Religious and Indigenous Leaders United to Protect Rainforests

The Interfaith Rainforest Initiative Delegation with indigenous youth leaders Rainforests provide millions of people with food, shelter, livelihoods, medicine and clean water. If protected and restored, rainforests can provide an indispensable contribution to sustainable development. Instead, they are at grave risk.

Extractive industries and land conversion for agricultural products like beef, soy, palm oil, and pulp and paper are driving tropical deforestation. In the last decade alone, an area of forest the size of the United Kingdom, France and Germany combined has been lost forever. This destruction is unnecessary and is undermining efforts by the international community to address climate change, sustainable development and human rights.

Bishop Gunnar J. Stålsett [Honorary President, RfP] and Rev. Kyoichi Sugino [Acting Secretary General, RfP] led a mission to Indonesia for the Interfaith Rainforest Initiative, together with Dr. Charles McNeill [Senior Advisor, UNEP] and Dr. Lars Løvold [Special Advisor, Rainforest Foundation Norway] on 5-7 September 2019. The Interfaith Rainforest Initiative brings the commitment, influence and moral authority of religions to efforts to protect the world’s rainforests and the indigenous peoples that serve as their guardians.

Indonesia is the home of an estimated 50-70 million indigenous peoples. For centuries, indigenous peoples and forest communities living in and near tropical forests have served as stewards and managers of tropical forests. Most of these forests are in countries where pressures to exploit forests are high. Indigenous peoples in Indonesia increasingly suffer from criminalization and violence, often related to investments in indigenous territories.

At the 10th World Assembly of Religions for Peace in Lindau, Germany on 20-23 August 2019, religious and spiritual leaders from all over the world united to affirm their commitment to end tropical deforestation and stand in solidarity with the indigenous peoples that serve as their guardians. “Faiths for Forests Declaration” adopted by the World Assembly states that “deforestation is rampant, and it is accelerating. This destruction is an affront to all faiths and spiritual traditions. … We see that protecting rainforests is part of a larger moral fabric that includes social and economic justice, respect for human rights and human dignity and achieving peace and equality.”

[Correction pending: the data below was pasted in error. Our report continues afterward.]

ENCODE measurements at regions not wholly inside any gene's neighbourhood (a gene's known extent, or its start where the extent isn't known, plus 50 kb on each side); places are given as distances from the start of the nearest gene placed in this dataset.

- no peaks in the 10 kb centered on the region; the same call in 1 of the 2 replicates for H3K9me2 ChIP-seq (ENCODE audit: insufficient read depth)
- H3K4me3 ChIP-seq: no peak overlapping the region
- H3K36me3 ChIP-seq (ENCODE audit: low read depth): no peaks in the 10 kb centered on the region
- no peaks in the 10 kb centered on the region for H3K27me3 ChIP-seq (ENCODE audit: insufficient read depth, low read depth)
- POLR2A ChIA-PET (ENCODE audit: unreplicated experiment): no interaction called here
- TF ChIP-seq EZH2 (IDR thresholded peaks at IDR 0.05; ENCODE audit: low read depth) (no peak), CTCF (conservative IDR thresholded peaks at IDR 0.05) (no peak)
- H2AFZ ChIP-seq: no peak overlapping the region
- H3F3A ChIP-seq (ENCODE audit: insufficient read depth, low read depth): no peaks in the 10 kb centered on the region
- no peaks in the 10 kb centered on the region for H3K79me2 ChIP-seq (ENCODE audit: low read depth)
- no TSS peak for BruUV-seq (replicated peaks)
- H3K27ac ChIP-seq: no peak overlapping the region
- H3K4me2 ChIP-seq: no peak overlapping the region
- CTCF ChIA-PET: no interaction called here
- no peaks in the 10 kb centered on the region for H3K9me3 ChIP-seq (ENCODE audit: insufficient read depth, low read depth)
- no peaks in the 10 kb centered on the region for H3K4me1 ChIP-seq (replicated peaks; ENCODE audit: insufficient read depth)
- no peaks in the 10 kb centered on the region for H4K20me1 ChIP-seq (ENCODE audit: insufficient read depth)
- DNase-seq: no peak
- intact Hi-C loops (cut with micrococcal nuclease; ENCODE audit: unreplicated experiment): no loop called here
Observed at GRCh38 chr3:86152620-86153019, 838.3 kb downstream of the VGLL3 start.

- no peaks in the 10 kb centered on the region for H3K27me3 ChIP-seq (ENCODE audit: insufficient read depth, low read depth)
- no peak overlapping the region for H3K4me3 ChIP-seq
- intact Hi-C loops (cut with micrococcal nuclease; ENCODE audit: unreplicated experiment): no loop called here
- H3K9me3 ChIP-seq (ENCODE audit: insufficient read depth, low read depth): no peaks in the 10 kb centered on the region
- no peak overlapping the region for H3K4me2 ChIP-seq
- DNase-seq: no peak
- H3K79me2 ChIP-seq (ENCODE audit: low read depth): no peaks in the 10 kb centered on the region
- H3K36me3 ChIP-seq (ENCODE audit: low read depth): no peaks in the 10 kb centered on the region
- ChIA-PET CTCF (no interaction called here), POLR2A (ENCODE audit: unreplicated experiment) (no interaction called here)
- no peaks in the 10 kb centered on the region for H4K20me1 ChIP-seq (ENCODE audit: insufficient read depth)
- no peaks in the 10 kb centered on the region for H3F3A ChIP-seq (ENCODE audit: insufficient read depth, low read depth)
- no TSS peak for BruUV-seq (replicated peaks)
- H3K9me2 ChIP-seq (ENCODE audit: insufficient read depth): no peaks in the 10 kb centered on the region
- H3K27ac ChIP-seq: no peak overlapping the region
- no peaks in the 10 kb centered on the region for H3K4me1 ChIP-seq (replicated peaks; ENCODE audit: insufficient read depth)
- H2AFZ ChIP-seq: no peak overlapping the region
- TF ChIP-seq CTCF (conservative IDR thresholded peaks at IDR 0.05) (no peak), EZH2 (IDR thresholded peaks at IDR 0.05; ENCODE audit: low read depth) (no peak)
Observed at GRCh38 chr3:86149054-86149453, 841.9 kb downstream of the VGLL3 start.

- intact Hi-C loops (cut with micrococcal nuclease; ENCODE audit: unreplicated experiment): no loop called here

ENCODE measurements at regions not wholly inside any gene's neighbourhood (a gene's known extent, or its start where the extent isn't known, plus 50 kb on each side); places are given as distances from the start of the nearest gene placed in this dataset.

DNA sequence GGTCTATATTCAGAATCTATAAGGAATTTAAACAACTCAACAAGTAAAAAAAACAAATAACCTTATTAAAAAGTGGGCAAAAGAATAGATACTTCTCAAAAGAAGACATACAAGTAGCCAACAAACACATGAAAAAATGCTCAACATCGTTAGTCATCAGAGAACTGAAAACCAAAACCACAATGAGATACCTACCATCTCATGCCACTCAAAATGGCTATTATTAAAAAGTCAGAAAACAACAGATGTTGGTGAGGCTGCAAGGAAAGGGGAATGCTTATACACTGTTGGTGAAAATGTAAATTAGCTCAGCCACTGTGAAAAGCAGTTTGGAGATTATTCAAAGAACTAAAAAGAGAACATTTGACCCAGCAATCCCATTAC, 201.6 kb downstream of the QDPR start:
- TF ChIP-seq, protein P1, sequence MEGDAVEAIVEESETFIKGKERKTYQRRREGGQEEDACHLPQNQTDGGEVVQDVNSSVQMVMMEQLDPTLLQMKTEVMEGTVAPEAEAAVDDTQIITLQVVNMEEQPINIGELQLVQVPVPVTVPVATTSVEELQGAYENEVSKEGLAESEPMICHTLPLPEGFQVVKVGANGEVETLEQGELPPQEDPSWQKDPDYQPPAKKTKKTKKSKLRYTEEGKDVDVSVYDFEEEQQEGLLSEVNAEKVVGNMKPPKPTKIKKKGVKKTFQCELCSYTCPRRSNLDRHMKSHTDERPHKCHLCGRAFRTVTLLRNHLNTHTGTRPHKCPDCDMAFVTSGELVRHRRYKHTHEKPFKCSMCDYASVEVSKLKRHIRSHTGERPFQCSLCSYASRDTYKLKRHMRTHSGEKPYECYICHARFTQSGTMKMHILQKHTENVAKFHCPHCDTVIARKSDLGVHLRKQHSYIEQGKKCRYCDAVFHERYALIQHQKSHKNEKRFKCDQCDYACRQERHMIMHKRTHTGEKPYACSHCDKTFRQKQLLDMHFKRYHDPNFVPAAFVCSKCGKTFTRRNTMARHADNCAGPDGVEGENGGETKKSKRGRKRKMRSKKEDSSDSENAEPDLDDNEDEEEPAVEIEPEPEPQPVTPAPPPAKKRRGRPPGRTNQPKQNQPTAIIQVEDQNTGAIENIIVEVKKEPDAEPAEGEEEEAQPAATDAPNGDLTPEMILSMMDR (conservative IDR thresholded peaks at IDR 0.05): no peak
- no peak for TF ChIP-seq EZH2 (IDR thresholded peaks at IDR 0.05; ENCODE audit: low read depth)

Celebrating efforts to protect the world’s rainforests

Recognizing the need for urgent and decisive action to address deforestation as a driver of species loss, deepening inequality and climate change, over 900 religious leaders from 125 countries endorsed the “Faiths for Forests Declaration.” The Declaration recognizes a “profound moral obligation to make care for tropical forests a top spiritual priority” and commits religious leaders to raising awareness about the deforestation crisis within their communities, places of worship and congregations as an expression of their care for the Earth.

The Interfaith Rainforest Initiative has been developing its country programs in Brazil, Colombia, Democratic Republic of the Congo, Indonesia and Peru, which together contain 70% of the world’s remaining tropical forests. The Indonesian Country Preparatory Team has been established to harness the combined leadership and capacities of Indonesian religious communities and indigenous spiritual communities, NGOs, scientists and academics. The multi-year country program undertakes activities to a) raise awareness of the tropical deforestation crisis by equipping religious leaders with the science, information and tools needed to serve as effective advocates for rainforest protection, b) mobilize faith-based action by connecting religious leaders with allies from across sectors to multiply their collective impact, and c) advocate for policies that protect forests by encouraging governments and companies to adopt, fulfill and expand upon their commitments to protect rainforests and the rights of indigenous peoples.


Rainforest Protection Initiative  meets indigenous leaders in Indonesia
(From left to right) Dr. Charles McNeill [UNEP], Mr. Abdon Nababan [Indigenous Peoples Alliance of the Archipelago (AMAN)], Prof. Dr. Din Syamsuddin [Moderator, Asian Conference of RfP], Bishop Gunnar J. Stålsett [Honorary President, RfP International] Ms. Mina Setra [Indigenous Environmental Activist], Rev. Kyoichi Sugino [Acting Secretary General, RfP International], Dr. Lars Løvold [Rainforest Foundation Norway] and Dr. Hayu Prabowo [Siaga Bumi (largest religious environmental coalition in Indonesia)

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